In my previous post I asked what was it?
Its actually an Australian native, a Finger Lime.
It has an interesting characteristic, which is the juice vesicles are fairly tough, meaning that they retain their shape without bursting. Obviously if you apply enough pressure, they will burst & the juice will run out. But why attempt to juice one of these fairly small limes? They are about the size of your finger, so juicing them in the usual fashion would be a challenge.
I prefer to use them where you'd like the tang of lime but not the wet soppiness of the juice. I've previously served a traditional Russian potato pancake topped with sour cream, caviar and lime. The shape of these lime vesicles makes them look like little beads of caviar and biting into them releases an explosion of lime flavour.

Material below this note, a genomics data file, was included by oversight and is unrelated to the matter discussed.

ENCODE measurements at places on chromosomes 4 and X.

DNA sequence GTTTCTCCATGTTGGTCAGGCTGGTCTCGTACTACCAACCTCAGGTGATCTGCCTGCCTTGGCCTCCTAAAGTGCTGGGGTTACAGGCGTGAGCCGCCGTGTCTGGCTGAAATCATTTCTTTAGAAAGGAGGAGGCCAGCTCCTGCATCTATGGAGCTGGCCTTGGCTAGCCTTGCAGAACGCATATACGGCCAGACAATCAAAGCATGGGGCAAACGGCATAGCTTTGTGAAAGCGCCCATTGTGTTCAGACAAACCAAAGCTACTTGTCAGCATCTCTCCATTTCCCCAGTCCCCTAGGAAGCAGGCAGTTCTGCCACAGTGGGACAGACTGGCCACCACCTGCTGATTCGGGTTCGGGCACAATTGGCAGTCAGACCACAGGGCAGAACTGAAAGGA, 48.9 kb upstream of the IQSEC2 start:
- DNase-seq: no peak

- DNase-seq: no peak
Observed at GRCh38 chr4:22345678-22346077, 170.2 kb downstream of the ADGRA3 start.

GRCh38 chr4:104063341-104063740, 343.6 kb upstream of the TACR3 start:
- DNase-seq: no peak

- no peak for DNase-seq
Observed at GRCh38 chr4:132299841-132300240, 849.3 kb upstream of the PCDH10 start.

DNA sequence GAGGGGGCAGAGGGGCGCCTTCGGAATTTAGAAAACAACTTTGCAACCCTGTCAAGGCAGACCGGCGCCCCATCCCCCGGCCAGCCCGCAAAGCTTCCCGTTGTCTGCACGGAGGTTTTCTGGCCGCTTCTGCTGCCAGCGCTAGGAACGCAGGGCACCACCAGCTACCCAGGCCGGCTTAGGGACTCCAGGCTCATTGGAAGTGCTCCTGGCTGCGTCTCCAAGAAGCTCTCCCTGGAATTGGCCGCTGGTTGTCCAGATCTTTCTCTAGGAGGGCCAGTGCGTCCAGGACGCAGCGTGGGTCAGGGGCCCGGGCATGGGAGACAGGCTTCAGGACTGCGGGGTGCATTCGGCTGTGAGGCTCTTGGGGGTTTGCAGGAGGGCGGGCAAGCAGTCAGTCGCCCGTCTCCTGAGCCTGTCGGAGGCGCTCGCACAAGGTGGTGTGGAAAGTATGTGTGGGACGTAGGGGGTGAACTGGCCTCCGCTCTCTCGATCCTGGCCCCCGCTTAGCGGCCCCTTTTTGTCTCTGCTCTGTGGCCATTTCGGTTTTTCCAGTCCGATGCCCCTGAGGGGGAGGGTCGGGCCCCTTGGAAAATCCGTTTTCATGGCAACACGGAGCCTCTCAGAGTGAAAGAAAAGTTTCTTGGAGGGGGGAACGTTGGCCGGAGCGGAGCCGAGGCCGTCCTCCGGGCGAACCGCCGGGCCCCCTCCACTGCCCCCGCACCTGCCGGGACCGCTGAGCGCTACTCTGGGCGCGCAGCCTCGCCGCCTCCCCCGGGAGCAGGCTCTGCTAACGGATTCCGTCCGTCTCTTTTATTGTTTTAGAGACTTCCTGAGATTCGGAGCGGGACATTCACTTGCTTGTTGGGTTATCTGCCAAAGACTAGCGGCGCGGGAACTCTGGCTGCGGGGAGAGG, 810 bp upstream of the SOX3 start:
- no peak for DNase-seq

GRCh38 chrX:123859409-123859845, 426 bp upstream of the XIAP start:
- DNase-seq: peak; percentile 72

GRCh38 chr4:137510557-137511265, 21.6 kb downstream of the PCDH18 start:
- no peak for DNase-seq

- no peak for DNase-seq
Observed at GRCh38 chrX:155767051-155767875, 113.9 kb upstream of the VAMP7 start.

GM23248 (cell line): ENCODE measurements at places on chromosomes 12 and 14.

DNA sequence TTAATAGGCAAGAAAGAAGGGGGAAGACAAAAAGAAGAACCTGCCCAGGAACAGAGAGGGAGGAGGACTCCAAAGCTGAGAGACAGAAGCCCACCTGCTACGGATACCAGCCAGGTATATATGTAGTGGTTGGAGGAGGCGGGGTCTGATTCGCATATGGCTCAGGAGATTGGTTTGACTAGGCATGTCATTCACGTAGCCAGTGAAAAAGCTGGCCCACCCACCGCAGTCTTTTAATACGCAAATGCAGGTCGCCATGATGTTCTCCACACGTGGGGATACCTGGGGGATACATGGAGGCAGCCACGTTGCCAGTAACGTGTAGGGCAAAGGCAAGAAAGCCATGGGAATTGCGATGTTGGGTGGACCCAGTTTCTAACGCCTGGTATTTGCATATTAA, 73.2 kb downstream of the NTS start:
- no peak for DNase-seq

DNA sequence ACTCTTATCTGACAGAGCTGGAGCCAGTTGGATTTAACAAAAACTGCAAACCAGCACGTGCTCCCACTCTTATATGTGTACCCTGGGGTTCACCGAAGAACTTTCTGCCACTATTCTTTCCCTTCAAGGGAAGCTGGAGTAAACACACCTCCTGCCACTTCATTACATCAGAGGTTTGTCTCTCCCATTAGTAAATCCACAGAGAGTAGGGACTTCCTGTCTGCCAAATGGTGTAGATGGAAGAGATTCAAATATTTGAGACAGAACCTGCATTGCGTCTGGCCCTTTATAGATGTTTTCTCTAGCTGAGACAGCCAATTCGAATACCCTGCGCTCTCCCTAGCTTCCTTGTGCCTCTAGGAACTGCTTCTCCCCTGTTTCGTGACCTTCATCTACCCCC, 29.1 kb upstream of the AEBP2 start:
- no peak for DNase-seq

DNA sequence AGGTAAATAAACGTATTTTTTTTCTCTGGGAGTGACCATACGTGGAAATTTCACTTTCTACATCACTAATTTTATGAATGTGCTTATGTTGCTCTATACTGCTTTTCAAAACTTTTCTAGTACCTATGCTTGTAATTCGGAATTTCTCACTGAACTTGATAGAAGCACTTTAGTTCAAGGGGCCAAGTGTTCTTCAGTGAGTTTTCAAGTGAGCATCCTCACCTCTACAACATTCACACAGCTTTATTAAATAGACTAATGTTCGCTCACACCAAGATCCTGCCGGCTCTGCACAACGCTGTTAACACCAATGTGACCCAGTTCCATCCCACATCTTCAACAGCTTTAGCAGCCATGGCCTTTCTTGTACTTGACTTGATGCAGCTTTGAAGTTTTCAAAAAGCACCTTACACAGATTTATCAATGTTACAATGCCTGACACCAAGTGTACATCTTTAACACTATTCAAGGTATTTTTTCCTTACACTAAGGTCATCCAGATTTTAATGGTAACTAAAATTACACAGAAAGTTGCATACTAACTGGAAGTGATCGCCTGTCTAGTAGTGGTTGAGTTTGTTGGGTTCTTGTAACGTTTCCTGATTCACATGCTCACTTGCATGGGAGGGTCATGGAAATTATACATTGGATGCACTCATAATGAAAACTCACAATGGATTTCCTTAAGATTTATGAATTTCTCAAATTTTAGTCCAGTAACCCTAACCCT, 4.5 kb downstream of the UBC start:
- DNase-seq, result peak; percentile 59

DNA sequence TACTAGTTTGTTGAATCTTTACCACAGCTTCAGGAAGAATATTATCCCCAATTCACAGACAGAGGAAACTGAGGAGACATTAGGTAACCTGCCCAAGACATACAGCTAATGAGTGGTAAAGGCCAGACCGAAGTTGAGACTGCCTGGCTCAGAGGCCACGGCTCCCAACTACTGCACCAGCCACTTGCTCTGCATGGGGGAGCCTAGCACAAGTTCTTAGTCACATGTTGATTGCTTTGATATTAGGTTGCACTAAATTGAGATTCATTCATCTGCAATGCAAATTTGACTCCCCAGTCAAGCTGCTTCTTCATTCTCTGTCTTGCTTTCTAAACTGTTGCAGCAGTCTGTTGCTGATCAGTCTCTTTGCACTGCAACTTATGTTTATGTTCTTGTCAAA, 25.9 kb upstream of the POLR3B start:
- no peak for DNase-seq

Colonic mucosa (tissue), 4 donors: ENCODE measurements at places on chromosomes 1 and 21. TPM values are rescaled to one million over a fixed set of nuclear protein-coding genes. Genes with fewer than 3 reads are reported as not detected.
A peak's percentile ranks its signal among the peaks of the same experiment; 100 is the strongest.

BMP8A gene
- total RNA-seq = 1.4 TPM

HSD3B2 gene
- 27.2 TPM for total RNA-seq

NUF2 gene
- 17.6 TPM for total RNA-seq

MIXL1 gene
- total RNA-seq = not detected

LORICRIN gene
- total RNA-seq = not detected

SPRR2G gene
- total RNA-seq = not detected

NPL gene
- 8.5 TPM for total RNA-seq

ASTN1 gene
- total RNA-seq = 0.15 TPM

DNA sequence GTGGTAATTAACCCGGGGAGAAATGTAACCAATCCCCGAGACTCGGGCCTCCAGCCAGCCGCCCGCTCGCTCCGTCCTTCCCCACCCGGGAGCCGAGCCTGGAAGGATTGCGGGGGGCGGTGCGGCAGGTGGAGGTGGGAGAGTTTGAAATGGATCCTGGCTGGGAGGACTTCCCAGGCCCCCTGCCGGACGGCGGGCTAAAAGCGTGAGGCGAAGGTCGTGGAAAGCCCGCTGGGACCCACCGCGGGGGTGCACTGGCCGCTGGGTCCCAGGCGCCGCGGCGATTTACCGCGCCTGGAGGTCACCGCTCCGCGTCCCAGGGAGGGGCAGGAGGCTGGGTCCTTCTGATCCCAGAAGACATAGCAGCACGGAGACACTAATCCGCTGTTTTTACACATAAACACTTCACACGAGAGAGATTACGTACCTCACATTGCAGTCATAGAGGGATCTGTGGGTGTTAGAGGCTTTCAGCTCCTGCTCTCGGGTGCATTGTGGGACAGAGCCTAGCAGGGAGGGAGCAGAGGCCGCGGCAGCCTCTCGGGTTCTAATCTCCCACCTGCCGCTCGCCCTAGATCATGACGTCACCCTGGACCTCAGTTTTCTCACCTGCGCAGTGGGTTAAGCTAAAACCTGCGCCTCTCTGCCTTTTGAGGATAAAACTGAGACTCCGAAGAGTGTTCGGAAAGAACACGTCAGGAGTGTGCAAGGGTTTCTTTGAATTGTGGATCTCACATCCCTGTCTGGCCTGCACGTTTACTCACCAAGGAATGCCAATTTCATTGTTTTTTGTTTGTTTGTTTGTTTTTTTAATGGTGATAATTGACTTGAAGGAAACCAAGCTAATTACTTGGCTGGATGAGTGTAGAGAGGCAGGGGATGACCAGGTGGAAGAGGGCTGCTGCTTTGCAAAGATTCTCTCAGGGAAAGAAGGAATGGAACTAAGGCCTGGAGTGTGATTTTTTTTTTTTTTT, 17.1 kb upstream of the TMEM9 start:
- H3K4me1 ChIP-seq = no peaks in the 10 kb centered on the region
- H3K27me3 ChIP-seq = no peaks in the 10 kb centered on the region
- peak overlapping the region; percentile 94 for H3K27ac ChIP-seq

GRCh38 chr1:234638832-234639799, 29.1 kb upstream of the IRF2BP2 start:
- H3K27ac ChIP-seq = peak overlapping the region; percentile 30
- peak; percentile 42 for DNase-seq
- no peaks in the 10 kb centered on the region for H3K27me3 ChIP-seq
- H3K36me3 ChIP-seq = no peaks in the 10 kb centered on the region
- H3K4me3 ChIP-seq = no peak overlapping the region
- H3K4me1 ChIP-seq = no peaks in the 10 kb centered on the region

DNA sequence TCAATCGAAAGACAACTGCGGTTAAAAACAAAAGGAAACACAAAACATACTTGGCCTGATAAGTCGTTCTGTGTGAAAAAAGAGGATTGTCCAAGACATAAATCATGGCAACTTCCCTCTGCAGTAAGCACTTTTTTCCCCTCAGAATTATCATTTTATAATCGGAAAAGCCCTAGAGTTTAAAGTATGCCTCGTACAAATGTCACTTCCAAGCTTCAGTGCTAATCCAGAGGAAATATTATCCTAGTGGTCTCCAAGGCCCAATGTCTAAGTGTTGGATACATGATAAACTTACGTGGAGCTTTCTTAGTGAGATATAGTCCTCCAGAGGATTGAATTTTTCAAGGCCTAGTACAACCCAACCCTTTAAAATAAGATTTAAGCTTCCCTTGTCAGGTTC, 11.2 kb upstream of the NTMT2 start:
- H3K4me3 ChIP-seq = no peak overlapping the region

There are a few different varieties available (Australian Finger Lime company has a few listed), but I have only ever seen the green variety for sale.
Today I thought I'd try something a bit different, using the lime in an ice cream. My reasoning being that the lime vesicles would hold their shape & juice within the ice cream. I was hoping to achieve a creamy smoothness of the ice cream & then bursts of the sour-tangy lime.
So I made a fairly standard vanilla creme anglaise (recipe here)and churned it in the ice cream machine.
I added the lime vesicles to the mixture just before pouring into the container.
End result? Vanilla & Lime Ice Cream.